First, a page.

We’ve all heard about hard skills and soft skills. Those aren’t the ones that trip up leaders.
For too long, we’ve thought of ‘hard skills’ and ‘soft skills’ as mutually exclusive. Hard skills are supposed to provide the value, and soft skills supposed to be subordinate, inferior, and all about feelings. Some frameworks of leadership reinforce this myth by encouraging positioning leaders as above the group and magically removed from doubt and anxiety.
In reality, there is nothing ‘soft’ about the skills needed to relate to people well enough to lead them. True leadership involves both hard skills and harder skills.
Here’s what I mean.
Defining Hard and Soft Skills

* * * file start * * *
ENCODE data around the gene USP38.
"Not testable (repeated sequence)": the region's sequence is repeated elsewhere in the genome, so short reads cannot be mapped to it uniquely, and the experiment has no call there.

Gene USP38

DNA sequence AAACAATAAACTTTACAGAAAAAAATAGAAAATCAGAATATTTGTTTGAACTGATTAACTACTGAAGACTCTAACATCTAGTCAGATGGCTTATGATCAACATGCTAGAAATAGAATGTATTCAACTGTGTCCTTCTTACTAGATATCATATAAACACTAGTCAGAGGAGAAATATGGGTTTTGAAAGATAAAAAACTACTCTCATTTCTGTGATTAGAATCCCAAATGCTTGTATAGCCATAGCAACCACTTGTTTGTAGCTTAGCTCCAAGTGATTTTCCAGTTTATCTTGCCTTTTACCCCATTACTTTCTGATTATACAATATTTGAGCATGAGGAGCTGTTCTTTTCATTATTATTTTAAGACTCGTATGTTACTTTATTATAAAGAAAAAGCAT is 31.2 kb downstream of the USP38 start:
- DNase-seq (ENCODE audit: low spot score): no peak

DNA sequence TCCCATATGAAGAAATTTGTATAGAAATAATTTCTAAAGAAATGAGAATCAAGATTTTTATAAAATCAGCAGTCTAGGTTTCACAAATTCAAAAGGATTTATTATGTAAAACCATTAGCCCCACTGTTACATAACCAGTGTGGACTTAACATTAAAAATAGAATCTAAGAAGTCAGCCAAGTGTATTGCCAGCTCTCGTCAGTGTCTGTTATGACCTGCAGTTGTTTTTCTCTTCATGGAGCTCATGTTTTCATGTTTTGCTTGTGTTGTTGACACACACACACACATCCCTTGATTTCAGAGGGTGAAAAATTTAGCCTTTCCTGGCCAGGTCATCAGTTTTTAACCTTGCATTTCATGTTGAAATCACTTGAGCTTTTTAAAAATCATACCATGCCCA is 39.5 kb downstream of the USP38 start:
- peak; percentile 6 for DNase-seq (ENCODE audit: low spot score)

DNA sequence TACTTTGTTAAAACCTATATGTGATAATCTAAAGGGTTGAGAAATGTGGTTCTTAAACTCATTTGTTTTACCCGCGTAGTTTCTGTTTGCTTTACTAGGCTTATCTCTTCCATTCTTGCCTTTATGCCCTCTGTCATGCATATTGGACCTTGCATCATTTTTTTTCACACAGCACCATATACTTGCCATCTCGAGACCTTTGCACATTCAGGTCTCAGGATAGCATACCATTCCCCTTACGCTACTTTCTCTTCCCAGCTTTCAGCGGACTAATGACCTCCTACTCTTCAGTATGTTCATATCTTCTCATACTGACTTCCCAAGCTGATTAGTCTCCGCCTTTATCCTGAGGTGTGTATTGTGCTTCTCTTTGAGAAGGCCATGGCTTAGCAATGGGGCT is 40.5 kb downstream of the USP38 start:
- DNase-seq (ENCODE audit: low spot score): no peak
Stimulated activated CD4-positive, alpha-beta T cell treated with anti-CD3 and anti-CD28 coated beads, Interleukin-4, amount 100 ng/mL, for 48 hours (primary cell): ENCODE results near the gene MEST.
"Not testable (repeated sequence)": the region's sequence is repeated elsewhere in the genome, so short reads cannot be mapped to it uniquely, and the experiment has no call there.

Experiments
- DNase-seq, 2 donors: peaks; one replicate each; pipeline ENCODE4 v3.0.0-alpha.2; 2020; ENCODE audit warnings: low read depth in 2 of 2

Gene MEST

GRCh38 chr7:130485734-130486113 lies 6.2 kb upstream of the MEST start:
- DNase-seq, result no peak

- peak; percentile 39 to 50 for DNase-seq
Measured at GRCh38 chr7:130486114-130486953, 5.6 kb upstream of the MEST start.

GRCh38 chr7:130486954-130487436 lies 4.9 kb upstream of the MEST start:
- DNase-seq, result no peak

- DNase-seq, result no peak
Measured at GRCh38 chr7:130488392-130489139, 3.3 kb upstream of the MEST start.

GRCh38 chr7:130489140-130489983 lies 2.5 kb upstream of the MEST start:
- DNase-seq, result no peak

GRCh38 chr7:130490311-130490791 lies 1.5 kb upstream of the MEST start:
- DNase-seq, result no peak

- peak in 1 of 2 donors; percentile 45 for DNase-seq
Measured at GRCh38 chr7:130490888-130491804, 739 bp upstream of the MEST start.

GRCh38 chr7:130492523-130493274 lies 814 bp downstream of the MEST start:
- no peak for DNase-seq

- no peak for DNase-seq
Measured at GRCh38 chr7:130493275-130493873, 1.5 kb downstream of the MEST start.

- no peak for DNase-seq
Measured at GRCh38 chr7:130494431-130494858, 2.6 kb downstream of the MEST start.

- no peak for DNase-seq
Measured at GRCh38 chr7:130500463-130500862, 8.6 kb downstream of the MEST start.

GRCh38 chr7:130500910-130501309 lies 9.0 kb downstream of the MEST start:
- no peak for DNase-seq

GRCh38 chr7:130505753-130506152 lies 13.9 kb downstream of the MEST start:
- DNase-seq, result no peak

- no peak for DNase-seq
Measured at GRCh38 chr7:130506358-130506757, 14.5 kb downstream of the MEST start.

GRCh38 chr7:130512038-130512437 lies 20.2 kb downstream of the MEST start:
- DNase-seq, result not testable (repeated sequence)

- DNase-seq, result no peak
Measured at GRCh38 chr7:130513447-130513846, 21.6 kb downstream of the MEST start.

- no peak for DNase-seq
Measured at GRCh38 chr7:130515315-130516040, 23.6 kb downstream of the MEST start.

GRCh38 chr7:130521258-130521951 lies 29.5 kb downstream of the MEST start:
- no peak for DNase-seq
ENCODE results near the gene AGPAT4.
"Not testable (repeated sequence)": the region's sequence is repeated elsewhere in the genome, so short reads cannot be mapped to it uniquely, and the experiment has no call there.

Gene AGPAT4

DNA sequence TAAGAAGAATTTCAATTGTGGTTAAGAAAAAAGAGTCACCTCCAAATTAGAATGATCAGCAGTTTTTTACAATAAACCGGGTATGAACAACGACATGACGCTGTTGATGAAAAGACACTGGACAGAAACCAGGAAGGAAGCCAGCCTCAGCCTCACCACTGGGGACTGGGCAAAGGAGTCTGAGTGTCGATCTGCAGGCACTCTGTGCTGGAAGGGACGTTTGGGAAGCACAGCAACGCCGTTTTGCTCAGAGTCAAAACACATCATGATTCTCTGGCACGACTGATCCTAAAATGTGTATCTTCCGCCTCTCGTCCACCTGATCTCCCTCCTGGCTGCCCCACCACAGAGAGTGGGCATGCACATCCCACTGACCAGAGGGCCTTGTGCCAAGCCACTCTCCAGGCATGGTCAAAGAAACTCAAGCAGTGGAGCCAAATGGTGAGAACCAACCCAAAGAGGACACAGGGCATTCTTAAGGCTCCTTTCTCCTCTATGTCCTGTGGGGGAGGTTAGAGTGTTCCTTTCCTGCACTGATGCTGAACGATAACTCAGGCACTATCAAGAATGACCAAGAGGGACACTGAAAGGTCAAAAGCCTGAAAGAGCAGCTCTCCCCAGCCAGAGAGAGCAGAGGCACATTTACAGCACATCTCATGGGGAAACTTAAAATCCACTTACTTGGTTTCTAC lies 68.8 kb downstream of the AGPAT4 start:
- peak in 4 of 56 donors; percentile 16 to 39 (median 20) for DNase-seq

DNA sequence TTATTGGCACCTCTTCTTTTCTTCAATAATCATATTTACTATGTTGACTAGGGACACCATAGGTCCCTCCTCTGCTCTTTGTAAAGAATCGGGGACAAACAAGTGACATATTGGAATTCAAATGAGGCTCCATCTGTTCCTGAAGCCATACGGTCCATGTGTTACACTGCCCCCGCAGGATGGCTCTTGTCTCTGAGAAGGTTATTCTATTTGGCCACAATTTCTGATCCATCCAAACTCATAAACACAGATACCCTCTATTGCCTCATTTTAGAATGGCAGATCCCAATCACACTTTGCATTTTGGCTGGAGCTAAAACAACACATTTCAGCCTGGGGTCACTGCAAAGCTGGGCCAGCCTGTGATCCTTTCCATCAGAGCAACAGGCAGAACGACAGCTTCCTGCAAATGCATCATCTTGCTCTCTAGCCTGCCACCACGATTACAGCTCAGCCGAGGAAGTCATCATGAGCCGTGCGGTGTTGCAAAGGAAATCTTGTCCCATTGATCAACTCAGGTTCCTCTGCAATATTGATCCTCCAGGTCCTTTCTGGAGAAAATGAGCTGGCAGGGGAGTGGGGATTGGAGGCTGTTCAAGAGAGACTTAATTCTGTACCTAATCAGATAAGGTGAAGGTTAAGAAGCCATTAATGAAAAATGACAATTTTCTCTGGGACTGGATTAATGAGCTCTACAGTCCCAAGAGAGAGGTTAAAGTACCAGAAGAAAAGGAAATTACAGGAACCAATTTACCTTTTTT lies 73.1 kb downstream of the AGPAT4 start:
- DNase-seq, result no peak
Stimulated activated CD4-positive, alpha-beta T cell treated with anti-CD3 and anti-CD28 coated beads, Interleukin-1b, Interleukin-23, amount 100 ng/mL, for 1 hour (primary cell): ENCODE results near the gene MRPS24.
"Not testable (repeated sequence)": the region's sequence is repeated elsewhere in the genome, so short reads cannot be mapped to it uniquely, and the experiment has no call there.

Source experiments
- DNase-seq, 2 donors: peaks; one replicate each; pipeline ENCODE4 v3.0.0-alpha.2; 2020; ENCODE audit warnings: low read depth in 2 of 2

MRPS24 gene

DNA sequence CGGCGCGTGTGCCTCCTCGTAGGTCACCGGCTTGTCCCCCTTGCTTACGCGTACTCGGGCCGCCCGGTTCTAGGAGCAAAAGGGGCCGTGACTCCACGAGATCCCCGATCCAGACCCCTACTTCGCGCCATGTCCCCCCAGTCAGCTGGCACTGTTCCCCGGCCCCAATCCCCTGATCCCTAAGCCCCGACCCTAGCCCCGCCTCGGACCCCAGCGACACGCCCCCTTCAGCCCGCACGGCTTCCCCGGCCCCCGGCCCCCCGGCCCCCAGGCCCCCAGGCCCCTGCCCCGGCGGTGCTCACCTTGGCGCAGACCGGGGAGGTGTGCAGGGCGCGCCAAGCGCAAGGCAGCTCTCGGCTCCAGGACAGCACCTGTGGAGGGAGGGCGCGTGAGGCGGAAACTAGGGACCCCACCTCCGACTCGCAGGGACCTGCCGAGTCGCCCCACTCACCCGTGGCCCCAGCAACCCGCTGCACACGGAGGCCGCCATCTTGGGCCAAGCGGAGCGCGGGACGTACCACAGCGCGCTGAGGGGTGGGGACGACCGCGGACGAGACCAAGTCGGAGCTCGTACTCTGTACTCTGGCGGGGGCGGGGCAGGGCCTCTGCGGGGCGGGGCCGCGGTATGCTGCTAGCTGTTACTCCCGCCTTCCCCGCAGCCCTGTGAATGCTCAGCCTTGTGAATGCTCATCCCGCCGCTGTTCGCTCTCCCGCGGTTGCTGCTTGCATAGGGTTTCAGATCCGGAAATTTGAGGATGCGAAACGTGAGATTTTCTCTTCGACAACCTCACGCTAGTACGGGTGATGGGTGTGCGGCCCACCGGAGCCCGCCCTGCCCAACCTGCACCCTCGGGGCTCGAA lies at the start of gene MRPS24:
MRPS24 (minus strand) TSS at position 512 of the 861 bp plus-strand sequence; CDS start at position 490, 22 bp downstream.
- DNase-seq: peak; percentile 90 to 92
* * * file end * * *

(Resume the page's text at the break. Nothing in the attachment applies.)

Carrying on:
‘Hard skills’ are often thought of as the occupational skills necessary to complete the tangible elements of a job. A software engineer needs to know certain languages to build applications; a finance director needs to know how to balance the books; and a waiter needs to know how to take a dinner order, place it with the kitchen, and deliver the meal to the table.
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